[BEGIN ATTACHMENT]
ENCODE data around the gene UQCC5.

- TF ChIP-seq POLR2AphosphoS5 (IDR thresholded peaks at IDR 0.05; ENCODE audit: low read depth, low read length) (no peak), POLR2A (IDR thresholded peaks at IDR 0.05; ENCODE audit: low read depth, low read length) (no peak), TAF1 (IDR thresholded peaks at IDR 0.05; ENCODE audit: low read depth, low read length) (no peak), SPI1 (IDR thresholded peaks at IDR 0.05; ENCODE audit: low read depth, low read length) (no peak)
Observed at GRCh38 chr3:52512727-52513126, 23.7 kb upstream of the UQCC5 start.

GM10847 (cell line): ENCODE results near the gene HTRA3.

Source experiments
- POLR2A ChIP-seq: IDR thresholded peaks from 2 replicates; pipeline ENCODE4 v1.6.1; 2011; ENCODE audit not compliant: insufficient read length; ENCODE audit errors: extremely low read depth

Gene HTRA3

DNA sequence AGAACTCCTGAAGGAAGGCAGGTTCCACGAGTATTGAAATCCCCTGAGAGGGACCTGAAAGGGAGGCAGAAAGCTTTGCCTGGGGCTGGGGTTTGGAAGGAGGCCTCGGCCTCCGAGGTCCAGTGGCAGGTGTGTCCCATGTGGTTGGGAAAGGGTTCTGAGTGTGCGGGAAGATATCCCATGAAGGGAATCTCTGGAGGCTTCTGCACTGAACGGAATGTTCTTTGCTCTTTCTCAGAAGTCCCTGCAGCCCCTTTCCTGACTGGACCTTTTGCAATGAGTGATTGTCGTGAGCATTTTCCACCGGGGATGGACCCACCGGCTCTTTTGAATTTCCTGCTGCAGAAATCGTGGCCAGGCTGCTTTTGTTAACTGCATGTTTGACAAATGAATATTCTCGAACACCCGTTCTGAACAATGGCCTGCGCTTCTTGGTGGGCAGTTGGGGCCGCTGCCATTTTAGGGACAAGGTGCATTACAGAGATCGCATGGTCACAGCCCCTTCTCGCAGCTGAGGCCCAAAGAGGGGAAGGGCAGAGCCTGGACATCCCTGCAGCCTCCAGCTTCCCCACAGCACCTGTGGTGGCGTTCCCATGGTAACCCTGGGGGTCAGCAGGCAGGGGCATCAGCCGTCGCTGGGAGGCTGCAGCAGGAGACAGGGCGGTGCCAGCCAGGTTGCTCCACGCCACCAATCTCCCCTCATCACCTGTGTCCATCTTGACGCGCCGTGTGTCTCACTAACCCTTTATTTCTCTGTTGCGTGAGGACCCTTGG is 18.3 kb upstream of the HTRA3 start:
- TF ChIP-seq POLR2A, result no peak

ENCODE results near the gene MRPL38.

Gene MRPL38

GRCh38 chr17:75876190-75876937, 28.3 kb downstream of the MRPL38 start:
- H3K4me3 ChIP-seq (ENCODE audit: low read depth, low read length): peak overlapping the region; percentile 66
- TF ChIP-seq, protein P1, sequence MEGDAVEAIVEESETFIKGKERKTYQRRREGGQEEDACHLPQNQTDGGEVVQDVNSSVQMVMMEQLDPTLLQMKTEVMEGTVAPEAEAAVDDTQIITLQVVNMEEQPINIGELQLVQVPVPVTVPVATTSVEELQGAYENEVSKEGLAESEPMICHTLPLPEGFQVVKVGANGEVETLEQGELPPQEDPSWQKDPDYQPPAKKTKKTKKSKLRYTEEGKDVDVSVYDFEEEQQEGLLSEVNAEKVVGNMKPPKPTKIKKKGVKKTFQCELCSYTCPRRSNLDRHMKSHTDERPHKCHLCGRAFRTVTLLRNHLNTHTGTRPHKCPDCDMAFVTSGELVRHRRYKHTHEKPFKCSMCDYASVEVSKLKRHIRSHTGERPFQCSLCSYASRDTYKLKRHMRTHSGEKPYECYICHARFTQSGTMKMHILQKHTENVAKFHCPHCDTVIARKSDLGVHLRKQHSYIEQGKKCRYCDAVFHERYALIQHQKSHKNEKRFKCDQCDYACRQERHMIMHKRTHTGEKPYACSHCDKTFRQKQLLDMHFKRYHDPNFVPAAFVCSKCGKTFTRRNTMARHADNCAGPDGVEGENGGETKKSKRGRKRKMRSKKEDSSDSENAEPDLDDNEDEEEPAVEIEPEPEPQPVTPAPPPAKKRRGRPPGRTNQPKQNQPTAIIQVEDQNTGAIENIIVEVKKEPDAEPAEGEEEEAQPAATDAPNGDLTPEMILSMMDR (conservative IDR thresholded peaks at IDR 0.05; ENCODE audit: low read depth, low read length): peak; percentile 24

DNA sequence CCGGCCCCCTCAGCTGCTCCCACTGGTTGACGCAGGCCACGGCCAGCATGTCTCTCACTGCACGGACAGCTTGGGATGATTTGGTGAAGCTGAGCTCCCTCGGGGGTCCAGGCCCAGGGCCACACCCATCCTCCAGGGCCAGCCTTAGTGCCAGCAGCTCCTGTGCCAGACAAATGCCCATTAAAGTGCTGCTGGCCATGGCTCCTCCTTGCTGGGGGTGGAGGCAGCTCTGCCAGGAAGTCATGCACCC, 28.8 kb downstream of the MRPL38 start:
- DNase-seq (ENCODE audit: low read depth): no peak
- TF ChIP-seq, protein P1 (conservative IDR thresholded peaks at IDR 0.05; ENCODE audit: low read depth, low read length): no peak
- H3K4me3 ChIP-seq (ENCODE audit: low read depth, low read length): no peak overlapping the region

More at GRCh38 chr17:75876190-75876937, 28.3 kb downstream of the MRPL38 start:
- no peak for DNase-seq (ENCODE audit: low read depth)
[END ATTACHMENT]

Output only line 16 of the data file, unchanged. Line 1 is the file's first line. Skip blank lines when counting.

- DNase-seq (ENCODE audit: low read depth): no peak